Meaning, if your insurance coverage is $200,000, you would not be covered or more than $50,000 for the loss, regardless of how severe it may be. This renders sinkhole insurance coverage meaningless because virtually all confirmed sinkholes cost considerably more than this amount to repair.

Obviously, the larger the home (and the coverage), the more expensive the repair is. Even the most modest home with sinkhole coverage would not be able to be repaired for such a modest amount of the coverage.

Our insurance rights

Second, as we hear so much about keeping government out of our personal business, the bill patently interferes with our rights to buy and sell insurance. If an insurance company wants to sell insurance to me, for a premium, and I want to pay it, I should be entitled to do it. The insurance company sets their rates based upon their risks and accepts responsibility for it.

What right does the State of Florida have to preclude me from buying the insurance I believe is necessary to protect my home, which is my family’s largest investment?

The argument

Of course, the argument will be that Citizens Property Insurance Corporation, the “insurer of last resort” needs the break from covering sinkhole losses. If that is the reason for this bill, then Representative Bryan Nelson (who is an insurance agent) should be honest about the bill and call it what it is: an attempt to get rid of sinkhole coverage.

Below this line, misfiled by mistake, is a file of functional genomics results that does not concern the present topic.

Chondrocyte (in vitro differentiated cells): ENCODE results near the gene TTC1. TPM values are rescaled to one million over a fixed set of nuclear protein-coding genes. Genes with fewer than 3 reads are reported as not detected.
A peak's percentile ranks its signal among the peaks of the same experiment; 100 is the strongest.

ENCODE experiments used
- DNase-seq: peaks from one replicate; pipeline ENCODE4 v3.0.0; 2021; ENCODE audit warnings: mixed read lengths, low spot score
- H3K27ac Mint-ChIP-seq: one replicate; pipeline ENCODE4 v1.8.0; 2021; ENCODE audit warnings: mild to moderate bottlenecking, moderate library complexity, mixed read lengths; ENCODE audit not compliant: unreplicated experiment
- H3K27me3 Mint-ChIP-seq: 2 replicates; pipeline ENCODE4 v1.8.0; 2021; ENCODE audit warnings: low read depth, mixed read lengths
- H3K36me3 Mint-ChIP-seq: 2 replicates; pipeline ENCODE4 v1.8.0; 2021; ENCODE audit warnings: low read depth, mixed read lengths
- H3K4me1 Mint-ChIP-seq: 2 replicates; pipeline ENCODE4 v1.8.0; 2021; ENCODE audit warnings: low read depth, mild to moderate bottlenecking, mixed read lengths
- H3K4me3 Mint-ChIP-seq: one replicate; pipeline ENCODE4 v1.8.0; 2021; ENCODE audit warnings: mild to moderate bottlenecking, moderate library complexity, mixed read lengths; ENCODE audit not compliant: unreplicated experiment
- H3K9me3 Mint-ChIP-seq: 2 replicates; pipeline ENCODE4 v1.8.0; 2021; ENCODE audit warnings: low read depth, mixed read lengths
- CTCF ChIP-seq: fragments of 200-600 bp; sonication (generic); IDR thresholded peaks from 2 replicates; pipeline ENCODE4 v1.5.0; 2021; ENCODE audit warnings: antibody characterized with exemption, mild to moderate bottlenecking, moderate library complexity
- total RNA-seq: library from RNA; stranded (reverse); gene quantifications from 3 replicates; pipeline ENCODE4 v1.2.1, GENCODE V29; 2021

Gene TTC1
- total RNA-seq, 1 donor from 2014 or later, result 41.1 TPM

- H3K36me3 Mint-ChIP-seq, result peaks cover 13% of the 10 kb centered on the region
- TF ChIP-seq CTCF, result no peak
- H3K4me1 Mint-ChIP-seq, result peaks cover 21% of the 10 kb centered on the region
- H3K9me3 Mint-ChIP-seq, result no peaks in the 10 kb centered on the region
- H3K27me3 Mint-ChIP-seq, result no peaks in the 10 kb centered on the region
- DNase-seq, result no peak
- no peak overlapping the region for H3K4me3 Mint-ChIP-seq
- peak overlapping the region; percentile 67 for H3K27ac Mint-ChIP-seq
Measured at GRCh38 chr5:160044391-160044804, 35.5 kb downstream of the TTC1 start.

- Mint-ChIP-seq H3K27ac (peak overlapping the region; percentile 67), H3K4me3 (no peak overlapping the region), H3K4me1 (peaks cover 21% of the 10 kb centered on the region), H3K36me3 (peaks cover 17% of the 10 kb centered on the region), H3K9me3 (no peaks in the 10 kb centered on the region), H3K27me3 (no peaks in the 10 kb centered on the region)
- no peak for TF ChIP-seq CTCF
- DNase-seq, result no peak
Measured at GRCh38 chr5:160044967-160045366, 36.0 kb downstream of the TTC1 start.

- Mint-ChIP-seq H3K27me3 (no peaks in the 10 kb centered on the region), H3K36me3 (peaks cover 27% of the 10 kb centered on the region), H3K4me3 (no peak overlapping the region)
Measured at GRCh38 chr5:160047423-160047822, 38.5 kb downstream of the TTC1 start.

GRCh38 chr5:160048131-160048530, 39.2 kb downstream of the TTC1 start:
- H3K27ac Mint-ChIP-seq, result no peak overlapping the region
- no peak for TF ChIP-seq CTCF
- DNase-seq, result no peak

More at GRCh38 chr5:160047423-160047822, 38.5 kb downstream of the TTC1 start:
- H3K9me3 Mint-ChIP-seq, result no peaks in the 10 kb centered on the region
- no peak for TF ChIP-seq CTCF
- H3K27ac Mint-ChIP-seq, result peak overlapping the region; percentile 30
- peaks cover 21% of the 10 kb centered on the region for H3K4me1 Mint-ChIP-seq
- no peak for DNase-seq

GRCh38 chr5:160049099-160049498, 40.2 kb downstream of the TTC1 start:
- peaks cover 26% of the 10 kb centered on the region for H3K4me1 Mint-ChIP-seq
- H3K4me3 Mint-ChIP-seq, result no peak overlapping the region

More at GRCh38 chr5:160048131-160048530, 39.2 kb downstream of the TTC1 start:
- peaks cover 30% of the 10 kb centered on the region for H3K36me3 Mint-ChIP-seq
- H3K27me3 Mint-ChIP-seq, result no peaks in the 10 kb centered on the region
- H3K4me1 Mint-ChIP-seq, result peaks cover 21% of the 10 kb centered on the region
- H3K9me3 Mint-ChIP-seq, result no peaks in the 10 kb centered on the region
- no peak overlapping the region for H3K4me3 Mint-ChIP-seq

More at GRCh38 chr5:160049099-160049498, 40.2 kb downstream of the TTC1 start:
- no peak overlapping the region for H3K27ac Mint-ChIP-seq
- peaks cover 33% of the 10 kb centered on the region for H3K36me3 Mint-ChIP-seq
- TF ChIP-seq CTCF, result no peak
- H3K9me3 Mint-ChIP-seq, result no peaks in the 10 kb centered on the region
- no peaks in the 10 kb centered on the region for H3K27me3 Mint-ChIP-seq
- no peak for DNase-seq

However, doing that would require him to make an honest statement about his intentions, where consumers could be misled into believing that twenty-five percent of the coverage would ever cover a sinkhole loss because it just would not.

Question for Representative Nelson: How many reported sinkhole losses would be fixable with less than twenty-five percent of the coverage? Answer: none.

Shame on you, Representative Nelson. House Bill 1447 is a rip off.

Bill 742 Removes Sinkhole Coverage from Homeowners

Recent legislative action is bad news for Pasco and Hernando Counties

In most of the posts on this blog, I try and remain as neutral as I can, given the fact that people are on the site to gain well-rounded information, not just my perspective on things associated with sinkhole activity.

However, I must break from this for this particular post. Bill 742, signed into law by Florida Governor Crist, is playing a game of hide and seek with the citizens of Pasco and Hernando counties with sinkhole insurance coverage.

A recent history of sinkhole legislature

In 2007, the Florida legislature decided to allow insurance companies to offer an alternative to sinkhole insurance coverage. Instead of having sinkhole coverage, you can, if you wish, purchase “catastrophic ground cover collapse coverage”.

This alternative was designed to offer coverage for sinkhole activity, but only the damage of an immediate magnitude to cause the home to be condemned.